The Trend of History: Origins of Twentieth Century Problems

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Macmillan, 1922 - 372 páginas
 

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Página 54 - subject would be exposed to arbitrary control; for the judge would then be the legislator. Were it joined to the executive power the judge might behave with violence and oppression. "There would be an end of everything were the same man or the same body, whether of the nobles or of the
Página 131 - It is proper to state that I forego any advantage which could be derived to my argument from the idea of abstract right, as a thing independent of utility. I regard utility as the ultimate appeal on all ethical questions; but it must be utility in the largest sense, grounded on the permanent interests of man as a progressive being.
Página 98 - conformably to the words of the Holy Scriptures which command all men to consider each other as brethren, the three contracting monarchs will remain united by the bonds of a true and indissoluble fraternity, and, considering each other as fellow countrymen, they will, on all occasions and in all places, lend each other aid and assistance.
Página 34 - military, maritime, or criminal; this being the place where that absolute despotic power which must, in all governments, reside somewhere, is intrusted by the Constitution of these kingdoms. All mischiefs and grievances, operations and remedies, that transcend the ordinary course of the laws, are within the reach of this extraordinary tribunal. . . . It can,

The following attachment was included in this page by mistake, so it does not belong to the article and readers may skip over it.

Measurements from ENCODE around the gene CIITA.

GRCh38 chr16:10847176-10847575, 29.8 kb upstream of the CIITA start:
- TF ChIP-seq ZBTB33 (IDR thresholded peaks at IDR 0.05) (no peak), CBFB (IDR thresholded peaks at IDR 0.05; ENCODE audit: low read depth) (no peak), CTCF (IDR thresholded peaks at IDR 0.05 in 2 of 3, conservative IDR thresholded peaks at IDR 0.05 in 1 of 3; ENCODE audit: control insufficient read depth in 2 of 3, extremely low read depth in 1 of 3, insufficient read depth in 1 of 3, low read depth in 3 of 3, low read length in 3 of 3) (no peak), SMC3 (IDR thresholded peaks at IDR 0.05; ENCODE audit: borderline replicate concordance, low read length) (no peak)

Página 55 - and the effects derived from it I should say: As long as a people is compelled to obey and obeys, it does well; as soon as it can shake off the yoke, and shakes it off, it does better: for, recovering its liberty by the same right by which it was taken away, either
Página 64 - To evade the bondage of system and habit, of family maxims, class opinions, and in some degree of national prejudices; to accept tradition only as a means of information, and existing facts only as a lesson to be used in doing otherwise and doing better; to seek the reason of
Página 53 - In every government there are three sorts of power: the legislative; the executive in respect to things dependent on the law of nations; and the executive in regard to matters that depend on the civil
Página 34 - intrusted by the Constitution of these kingdoms. All mischiefs and grievances, operations and remedies, that transcend the ordinary course of the laws, are within the reach of this extraordinary tribunal. . . . It can, in short, do everything that is not naturally impossible to be done; and, therefore, some have not scrupled to call its power, by a figure rather too bold, the omnipotence of Parliament
Página 154 - Sovereignty cannot be represented for the same reason that it cannot be alienated; it consists essentially in the general will, and the will cannot be represented; it is the same or it is different; there is no mean.
Página 30 - As all human things have an end, the state we are speaking of will lose its liberty, will perish. Have not Rome, Sparta, and Carthage perished? It will perish when the legislative power shall be more corrupt than the executive.

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